5. i feel your pain, after gettting fitter its hard to accept things still may mess up with our health,

  6. Ohhh that baby alligator is so cute! :D Hehe and you don't look too bad yourself mr ;)

  7. I dunno, Sean. Perhaps it's not eh sleep apnea--although it is an excellent idea to do the experiment you mentioned. The thing is, have you been tired ever since you quit using the CPAP? If not, could the sleep apnea have taken a hiatus and then returned? really?

    In addition to doing your experiment, I'm going to suggest that you do what I assume you are already doing, but I need to say it so that we're on the same page with this comment.

    Try to remember when you noticed that you felt that pervasive sense of tiredness--unless you always have. It that is the case, it might just be the apnea.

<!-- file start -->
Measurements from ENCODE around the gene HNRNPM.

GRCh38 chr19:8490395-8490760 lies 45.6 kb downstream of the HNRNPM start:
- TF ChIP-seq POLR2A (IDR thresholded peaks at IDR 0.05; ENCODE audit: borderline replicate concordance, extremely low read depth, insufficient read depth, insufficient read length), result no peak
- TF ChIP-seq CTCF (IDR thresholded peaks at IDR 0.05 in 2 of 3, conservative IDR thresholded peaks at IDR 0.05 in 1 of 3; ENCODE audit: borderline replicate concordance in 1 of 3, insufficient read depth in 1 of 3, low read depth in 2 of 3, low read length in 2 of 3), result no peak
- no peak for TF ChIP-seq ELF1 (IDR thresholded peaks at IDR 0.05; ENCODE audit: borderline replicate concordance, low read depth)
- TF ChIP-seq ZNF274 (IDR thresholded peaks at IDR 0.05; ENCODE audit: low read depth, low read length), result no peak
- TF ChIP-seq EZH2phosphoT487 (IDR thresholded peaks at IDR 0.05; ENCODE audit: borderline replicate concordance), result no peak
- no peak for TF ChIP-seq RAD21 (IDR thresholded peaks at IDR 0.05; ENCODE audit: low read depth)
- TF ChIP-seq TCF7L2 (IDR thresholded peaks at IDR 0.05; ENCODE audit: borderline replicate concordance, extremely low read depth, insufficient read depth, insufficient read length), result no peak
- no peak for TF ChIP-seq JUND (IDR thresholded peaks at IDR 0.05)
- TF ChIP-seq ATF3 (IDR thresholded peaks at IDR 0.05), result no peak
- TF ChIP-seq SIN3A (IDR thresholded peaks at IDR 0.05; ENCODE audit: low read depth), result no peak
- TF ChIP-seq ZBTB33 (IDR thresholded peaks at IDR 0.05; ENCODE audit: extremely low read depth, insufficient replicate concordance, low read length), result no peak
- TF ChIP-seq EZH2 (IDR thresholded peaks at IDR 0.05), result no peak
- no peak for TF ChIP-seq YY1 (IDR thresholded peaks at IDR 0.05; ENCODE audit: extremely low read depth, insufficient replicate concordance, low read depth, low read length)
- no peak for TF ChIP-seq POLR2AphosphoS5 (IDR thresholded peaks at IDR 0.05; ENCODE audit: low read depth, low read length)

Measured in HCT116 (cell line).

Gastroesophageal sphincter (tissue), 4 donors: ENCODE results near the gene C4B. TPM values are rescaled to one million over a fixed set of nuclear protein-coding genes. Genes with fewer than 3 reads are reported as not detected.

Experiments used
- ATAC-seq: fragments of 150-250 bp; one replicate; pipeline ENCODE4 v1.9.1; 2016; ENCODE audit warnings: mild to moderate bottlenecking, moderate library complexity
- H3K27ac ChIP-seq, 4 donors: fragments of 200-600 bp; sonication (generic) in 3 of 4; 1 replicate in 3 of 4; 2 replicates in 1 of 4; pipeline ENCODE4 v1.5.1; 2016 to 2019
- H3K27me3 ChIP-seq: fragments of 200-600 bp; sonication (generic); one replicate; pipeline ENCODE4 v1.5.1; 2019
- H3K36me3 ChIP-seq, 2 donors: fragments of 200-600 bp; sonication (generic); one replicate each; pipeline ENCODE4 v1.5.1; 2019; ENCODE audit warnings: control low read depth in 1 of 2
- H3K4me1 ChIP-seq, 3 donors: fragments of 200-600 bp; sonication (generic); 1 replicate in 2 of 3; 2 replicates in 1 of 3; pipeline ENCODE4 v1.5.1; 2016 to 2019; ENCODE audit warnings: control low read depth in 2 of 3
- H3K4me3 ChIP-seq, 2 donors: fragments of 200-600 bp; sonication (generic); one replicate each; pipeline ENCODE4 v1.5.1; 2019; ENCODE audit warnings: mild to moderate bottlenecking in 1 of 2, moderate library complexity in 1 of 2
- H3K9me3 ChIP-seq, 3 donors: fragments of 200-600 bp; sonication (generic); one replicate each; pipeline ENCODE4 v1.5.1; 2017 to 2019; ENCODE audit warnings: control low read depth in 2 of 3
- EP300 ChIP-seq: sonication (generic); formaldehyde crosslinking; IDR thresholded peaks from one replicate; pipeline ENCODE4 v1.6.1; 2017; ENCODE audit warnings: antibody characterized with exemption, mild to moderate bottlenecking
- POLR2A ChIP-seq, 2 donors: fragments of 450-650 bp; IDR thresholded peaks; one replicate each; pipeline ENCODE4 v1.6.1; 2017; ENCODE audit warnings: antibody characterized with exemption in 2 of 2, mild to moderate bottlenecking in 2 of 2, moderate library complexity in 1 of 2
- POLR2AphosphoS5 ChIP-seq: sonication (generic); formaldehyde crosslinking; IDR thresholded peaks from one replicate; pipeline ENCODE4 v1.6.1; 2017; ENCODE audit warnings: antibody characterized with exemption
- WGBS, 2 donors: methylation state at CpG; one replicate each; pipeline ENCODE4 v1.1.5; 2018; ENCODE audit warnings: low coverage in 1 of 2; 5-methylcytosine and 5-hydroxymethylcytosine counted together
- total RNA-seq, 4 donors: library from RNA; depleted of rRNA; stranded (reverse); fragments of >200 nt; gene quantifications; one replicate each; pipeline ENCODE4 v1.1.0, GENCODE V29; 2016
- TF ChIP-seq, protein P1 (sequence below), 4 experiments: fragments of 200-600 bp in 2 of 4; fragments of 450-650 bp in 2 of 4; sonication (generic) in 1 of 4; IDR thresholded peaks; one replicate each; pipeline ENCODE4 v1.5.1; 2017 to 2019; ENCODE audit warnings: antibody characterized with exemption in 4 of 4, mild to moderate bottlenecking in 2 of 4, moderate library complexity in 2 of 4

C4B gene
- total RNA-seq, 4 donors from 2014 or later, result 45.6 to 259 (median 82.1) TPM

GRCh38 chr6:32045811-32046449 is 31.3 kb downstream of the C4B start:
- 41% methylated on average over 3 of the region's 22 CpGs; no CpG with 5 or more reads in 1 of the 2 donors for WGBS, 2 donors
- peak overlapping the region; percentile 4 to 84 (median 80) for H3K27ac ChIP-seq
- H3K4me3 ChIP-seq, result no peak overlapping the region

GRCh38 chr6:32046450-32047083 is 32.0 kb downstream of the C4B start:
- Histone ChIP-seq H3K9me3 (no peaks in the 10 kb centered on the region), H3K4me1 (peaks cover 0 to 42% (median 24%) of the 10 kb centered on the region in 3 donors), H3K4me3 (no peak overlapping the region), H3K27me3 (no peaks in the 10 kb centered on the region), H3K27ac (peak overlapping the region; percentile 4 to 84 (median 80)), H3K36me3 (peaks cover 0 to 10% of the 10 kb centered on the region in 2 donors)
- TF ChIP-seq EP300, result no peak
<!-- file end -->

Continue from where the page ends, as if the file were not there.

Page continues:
And look at your schedule. It seems to me that you have regularly said, that you'd been busy and didn't get bo bed on time. Getting up before 5a.m. is tough. Anyone would need a nap!

    Even young bodies require a certain amount of unintrupted sleep. Sleep is one of those things that actually records a deficit in your body that must be made up--and you will feel tired until you pack in some good zzzzs.

    Sorry this is a long way of saying that it may be a faulty routine and not apnea. :) I'll be looking forward to your "findings"!


  8. Hmmm. Sorry about the typos. Just assume I can spell. I type a little slower than I think sometimes. sigh. Deb.

  9. I hope you get the sleep apnea checked out with your doc. They have the proper equipment and if you do still have it then you can get back to using the CPAP and feeling rested again.

    I had it for years without knowing and had heart problems and other health related issues that were only from having sleep apnea. I went to specialist after specialist who couldn't figure out what was wrong and was prescribed this pill and sent for that test...

    I went to a new dentist and he called it right away from my throat and my teeth. I had a sleep study done and BINGO! Severe sleep apnea.